Section 22 of the Income tax Act, 1961 is the charging section for head Income from House Property. As per this section, the assessee must be the owner of the property which is subject to income under the head House Property. Property can be any building or land not necessarily residential. However, land means land connected with the building. Vacant land falls under the head Income from Other source or PGBP, on case-to-case basis. The property whose income is subject under the head income from House Property, can be used for any purpose, except for business. Even when the property is held as stock in trade, the income from it will treated as income from house property, except for the first two years, the annual value of the property which is being held as stock in trade will be treated as NIL, after the end of 2 years, it will be considered let out.
The process of computation of the income under the head House Property is basically the determination of annual value of the property. Section 23 of the Income Tax Act, 1961 talks about the calculation and determination of annual value of the property.
This means that the owner of the building is receiving rent in respect to furniture, plant/machinery, security, power backup etc. In such cases, if the rent from building and other assets are separable, then the income can be treated in such a manner that the rent of the building is treated under House Property and the rent of other assets are treated under Income from Other Sources/Income from PGBP, as the case may be. However, if the rent from building and other assets are not separable, then the income can be treated under Income from PGBP/Income from other sources.
INCOME FROM HOUSE PROPERTY SITUATED OUTSIDE INDIA
In case of income from house property situated outside India, the income received for residents (ROR) is taxable whether such income is bought to India or not. But for non residents or RNOR, the income is taxable only if it is received in India.
DETERMINATION OF ANNUAL VALUE
NET ANNUAL VALUE = GROSS ANNUAL INCOME – MUNICIPAL TAX PAID BY THE OWNER DURING ANY PREVIOUS YEAR
In those cases where the property is let out for the previous year, then the gross annual value will be the higher of :
i. Expected rent – rent of other similar properties in that area
ii. Actual rent received/to be received in that year.
In order to calculate Expected Rent, we have to see higher of Municipal Rent and Fair Value but be restricted to standard Rent.
In those cases, where the property is vacant for part of the previous year, then the actual rent received will obviously be less than the expected rent, then in such cases, actual rent received is the gross annual value.
In such cases, the gross annual value is nil, provided no benefit in any other sense is derived. However, this is restricted to only two properties. However, no deduction of municipal taxes is allowed in this case.
In such cases, the Expected Rent for the whole year shall be considered as Gross Annual Value. However, the Expected Rent shall be compared with the actual rent received and whichever is higher shall be considered as Gross Annual Income. Municipal Taxes are subject to deduction in such cases.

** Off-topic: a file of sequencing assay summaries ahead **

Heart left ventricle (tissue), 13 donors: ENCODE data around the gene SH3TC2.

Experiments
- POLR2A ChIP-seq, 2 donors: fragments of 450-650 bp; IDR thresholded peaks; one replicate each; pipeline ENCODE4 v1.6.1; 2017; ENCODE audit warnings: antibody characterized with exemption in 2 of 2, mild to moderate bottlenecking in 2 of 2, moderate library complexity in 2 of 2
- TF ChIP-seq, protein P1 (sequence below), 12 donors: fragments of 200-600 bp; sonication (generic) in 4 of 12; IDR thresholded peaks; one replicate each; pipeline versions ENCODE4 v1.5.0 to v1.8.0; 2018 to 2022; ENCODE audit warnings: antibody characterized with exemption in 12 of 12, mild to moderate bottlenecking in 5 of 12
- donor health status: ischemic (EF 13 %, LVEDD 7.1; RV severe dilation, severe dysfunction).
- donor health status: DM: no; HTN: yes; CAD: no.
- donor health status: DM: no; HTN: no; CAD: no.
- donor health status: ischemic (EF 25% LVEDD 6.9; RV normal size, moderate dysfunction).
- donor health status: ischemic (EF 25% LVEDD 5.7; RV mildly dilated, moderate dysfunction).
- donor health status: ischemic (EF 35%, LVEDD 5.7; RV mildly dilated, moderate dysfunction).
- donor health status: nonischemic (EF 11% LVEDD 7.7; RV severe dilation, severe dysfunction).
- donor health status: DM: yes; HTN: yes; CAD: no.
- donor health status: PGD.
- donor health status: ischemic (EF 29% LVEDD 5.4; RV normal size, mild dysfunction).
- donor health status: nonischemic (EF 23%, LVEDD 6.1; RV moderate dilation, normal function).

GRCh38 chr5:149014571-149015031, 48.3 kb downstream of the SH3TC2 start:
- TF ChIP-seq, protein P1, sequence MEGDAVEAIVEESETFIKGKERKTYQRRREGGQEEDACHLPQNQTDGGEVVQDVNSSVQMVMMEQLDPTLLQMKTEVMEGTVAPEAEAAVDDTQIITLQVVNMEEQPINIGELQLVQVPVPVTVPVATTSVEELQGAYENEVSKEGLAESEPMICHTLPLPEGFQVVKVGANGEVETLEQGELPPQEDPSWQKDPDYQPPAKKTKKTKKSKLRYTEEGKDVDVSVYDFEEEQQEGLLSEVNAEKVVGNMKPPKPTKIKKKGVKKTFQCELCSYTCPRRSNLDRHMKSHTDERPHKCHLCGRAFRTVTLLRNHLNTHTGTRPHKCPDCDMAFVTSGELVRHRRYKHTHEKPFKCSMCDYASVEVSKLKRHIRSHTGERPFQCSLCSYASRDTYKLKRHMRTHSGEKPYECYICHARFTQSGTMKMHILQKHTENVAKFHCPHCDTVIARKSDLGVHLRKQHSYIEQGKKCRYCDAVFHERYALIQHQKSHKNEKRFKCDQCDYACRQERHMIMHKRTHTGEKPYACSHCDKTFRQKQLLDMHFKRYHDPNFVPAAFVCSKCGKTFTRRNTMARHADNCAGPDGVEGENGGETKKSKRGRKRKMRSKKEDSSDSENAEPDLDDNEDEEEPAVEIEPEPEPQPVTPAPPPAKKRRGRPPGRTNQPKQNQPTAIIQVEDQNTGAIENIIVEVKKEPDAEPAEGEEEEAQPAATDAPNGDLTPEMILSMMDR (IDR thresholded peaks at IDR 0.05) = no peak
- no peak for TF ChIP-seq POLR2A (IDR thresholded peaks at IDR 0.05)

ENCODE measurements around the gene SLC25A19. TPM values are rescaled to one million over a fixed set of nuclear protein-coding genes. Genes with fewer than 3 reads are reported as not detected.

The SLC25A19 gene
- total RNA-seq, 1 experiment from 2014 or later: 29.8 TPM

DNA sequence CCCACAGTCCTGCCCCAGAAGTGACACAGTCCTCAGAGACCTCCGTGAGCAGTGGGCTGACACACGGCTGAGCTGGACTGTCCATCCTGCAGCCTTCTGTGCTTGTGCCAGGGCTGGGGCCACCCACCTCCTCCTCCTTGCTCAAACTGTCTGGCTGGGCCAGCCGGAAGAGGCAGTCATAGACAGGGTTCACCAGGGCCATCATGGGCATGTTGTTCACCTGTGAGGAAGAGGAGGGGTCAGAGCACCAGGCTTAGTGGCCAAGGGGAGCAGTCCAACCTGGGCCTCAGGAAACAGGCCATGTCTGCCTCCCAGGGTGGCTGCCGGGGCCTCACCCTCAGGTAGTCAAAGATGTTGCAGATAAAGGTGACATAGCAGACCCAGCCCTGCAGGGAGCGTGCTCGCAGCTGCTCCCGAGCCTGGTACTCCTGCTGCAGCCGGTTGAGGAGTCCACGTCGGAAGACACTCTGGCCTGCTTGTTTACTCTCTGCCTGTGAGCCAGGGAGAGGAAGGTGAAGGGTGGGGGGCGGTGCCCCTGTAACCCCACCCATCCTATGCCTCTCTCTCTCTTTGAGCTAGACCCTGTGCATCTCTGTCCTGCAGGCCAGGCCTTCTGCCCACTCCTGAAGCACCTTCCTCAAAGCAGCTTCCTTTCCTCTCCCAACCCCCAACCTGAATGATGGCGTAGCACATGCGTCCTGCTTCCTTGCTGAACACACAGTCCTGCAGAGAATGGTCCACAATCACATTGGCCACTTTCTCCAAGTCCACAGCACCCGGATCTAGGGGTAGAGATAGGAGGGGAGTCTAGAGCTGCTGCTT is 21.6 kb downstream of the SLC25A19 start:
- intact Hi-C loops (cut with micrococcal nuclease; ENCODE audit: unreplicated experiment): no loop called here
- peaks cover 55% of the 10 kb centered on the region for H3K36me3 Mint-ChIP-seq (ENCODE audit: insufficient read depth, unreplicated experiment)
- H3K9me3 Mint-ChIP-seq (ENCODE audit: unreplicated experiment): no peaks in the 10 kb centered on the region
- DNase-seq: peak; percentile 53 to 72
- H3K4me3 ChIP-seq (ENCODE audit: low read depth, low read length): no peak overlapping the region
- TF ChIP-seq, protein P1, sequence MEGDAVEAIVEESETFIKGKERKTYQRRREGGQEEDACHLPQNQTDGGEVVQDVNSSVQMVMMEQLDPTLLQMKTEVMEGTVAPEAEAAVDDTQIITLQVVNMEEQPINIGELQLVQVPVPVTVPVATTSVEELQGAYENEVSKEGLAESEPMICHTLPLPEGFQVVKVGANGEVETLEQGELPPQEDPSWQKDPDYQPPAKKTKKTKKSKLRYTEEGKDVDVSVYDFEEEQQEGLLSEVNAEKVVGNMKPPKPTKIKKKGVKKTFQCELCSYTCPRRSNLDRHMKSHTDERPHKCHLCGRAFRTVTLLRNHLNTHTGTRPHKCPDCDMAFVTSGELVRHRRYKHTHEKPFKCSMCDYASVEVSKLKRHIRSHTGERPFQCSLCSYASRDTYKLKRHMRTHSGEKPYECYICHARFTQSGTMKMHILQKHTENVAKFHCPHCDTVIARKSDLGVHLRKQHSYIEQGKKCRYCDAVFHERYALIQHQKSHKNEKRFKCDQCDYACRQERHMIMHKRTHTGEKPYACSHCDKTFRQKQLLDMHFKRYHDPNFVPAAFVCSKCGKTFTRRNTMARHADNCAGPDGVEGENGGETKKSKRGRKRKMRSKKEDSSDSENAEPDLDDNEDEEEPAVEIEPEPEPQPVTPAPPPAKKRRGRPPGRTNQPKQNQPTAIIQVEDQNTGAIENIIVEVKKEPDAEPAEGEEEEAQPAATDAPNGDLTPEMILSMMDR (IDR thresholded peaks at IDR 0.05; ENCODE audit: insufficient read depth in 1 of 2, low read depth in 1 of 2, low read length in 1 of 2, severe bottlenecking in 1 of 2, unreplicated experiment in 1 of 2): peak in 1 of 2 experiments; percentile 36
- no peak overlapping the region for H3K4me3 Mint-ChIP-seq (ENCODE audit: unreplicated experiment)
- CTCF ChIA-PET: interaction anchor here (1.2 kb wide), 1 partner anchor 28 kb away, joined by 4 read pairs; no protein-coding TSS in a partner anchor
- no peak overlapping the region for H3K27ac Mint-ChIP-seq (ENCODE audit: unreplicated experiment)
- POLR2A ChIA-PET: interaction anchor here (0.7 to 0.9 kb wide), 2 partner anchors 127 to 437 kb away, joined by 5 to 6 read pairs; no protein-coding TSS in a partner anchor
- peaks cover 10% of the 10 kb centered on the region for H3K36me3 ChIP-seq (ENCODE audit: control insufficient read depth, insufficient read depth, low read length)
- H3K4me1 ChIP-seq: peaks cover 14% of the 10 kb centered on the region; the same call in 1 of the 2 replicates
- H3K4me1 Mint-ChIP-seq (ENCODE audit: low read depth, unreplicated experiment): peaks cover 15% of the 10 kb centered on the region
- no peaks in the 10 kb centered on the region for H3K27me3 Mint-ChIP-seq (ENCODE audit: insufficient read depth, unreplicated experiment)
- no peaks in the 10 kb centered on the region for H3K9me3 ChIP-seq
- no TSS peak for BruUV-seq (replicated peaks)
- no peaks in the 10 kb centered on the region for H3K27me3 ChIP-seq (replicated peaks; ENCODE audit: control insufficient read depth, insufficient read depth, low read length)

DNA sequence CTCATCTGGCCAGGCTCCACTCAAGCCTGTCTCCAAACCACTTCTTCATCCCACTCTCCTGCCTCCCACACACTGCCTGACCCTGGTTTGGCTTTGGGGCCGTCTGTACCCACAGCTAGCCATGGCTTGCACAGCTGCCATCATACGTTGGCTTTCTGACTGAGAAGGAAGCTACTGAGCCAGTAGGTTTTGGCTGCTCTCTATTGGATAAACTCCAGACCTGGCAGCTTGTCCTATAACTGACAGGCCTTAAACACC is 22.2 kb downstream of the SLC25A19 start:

In case the person has more than two properties, the third property even if not let out, will be considered deemed to be let out even if it is vacant. Further the expected rent will be considered as Gross Annual Value in such cases.
In such cases, the gross annual value is treated as NIL for the initial two years.
In such cases, it can be bifurcated and both the portions can be treated separately.
DEDUCTIONS FROM ANNUAL VALUE
Section 24 of the Income Tax Act, 1961 talks about the deductions from Annual value. As per Section 24 (a) of the said act, a net deduction of 30% is allowed on Net Annual Value and as per Section 24(b), deduction of interest on borrowed capital is fully allowed, in case of properties which are let out or deemed to be let out.
In case of those properties, which are self occupied, the deduction of Interest on borrowed capital under Section 24(b) is treated in two different manners.
i. If the loan was taken before 1st April, 1999, then an maximum deduction of Rs 30,000 is allowed.
ii. If the loan was taken after 1st April, 1999, then again two situations arise depending on whether the acquisition/construction was completed within 5 years from the end of the Previous Year in which the loan was taken. In case the construction/acquisition is not completed within 5 years, then then an maximum deduction of Rs 30,000 is allowed. However, if the construction is completed within 5 years then a deducted of Rs 2,00,000 is allowed.
This are applicable for one/two self-occupied property.
PRE CONSTRUCTION INTEREST: If any interest is paid for the period before the previous year in which the construction/acquisition was completed, then this interest is allowed to be deduced in 5 equal installments starting from the previous year in which acquisition/construction was completed.
Section 25 of the Income Tax Act, 1962 talks about Inadmissible deductions. As per this section any interest which is paid outside India shall not be legible for deduction if the there is no agent in India or tax has not been deducted from such interests.
TAX ON RECOVERY OF UNREALISED INCOME
As per Section 25 A, in cases where the unrealized income has been recovered, a deducted of 30% of rent received is allowed. This will taxable in the year the income is received and the assessee will be taxable even if he was not the owner in the previous year in which the rent was received.